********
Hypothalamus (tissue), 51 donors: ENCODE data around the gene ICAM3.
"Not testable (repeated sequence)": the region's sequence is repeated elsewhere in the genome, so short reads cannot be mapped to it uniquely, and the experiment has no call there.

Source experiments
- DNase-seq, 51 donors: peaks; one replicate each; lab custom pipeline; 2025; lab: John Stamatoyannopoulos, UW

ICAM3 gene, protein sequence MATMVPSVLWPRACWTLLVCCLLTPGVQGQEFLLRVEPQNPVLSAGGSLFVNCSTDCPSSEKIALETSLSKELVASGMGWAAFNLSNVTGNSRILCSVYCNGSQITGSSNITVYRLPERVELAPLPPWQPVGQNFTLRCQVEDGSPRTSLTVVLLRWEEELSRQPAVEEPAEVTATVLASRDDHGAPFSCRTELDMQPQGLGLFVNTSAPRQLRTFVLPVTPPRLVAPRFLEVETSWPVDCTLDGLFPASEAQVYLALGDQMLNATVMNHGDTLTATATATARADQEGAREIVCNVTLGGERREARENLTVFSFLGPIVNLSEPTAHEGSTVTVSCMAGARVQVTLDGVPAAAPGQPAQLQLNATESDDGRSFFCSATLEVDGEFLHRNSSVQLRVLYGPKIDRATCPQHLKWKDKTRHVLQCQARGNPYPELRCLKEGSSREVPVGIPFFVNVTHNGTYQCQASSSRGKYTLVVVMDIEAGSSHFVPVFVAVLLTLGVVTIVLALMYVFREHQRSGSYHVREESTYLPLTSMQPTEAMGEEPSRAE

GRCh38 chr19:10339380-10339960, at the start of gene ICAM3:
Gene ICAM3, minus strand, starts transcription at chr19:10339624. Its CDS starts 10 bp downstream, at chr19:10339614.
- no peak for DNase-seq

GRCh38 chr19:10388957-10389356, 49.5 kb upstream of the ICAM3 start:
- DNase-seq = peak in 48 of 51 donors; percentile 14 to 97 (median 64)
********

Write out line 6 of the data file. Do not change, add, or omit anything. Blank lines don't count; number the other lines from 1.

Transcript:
GRCh38 chr19:10339380-10339960, at the start of gene ICAM3: